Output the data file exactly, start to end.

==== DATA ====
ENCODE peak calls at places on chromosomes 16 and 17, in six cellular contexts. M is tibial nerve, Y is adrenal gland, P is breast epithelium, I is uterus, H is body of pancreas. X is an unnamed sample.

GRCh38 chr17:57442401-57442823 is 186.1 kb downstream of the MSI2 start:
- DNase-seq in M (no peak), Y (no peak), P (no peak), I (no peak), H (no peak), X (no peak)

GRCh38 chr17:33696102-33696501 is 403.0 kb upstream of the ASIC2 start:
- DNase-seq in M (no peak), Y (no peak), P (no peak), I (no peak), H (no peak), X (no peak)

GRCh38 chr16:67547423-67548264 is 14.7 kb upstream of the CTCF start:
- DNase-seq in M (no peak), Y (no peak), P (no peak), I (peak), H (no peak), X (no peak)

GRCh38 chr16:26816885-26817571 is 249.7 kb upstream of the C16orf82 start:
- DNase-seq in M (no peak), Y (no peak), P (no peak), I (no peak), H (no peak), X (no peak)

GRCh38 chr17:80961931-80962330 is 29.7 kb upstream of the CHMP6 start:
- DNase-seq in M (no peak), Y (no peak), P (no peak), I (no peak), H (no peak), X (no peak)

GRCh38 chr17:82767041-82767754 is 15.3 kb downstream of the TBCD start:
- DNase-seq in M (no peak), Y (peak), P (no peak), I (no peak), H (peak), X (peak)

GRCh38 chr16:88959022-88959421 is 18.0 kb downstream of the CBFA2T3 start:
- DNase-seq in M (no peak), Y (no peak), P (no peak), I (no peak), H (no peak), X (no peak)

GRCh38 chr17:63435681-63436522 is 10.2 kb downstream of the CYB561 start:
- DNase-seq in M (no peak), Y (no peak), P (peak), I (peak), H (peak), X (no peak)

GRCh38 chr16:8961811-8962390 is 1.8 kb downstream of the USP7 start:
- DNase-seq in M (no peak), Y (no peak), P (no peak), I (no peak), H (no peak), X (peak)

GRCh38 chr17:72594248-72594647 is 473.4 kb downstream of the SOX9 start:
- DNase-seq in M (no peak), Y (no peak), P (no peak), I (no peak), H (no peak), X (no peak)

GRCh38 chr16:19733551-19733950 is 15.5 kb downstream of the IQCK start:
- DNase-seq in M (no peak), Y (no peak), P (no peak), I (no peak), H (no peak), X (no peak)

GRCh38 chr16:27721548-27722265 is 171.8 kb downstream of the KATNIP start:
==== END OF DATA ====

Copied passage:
ENCODE peak calls at places on chromosomes 16 and 17, in six cellular contexts. M is tibial nerve, Y is adrenal gland, P is breast epithelium, I is uterus, H is body of pancreas. X is an unnamed sample.

GRCh38 chr17:57442401-57442823 is 186.1 kb downstream of the MSI2 start:
- DNase-seq in M (no peak), Y (no peak), P (no peak), I (no peak), H (no peak), X (no peak)

GRCh38 chr17:33696102-33696501 is 403.0 kb upstream of the ASIC2 start:
- DNase-seq in M (no peak), Y (no peak), P (no peak), I (no peak), H (no peak), X (no peak)

GRCh38 chr16:67547423-67548264 is 14.7 kb upstream of the CTCF start:
- DNase-seq in M (no peak), Y (no peak), P (no peak), I (peak), H (no peak), X (no peak)

GRCh38 chr16:26816885-26817571 is 249.7 kb upstream of the C16orf82 start:
- DNase-seq in M (no peak), Y (no peak), P (no peak), I (no peak), H (no peak), X (no peak)

GRCh38 chr17:80961931-80962330 is 29.7 kb upstream of the CHMP6 start:
- DNase-seq in M (no peak), Y (no peak), P (no peak), I (no peak), H (no peak), X (no peak)

GRCh38 chr17:82767041-82767754 is 15.3 kb downstream of the TBCD start:
- DNase-seq in M (no peak), Y (peak), P (no peak), I (no peak), H (peak), X (peak)

GRCh38 chr16:88959022-88959421 is 18.0 kb downstream of the CBFA2T3 start:
- DNase-seq in M (no peak), Y (no peak), P (no peak), I (no peak), H (no peak), X (no peak)

GRCh38 chr17:63435681-63436522 is 10.2 kb downstream of the CYB561 start:
- DNase-seq in M (no peak), Y (no peak), P (peak), I (peak), H (peak), X (no peak)

GRCh38 chr16:8961811-8962390 is 1.8 kb downstream of the USP7 start:
- DNase-seq in M (no peak), Y (no peak), P (no peak), I (no peak), H (no peak), X (peak)

GRCh38 chr17:72594248-72594647 is 473.4 kb downstream of the SOX9 start:
- DNase-seq in M (no peak), Y (no peak), P (no peak), I (no peak), H (no peak), X (no peak)

GRCh38 chr16:19733551-19733950 is 15.5 kb downstream of the IQCK start:
- DNase-seq in M (no peak), Y (no peak), P (no peak), I (no peak), H (no peak), X (no peak)

GRCh38 chr16:27721548-27722265 is 171.8 kb downstream of the KATNIP start: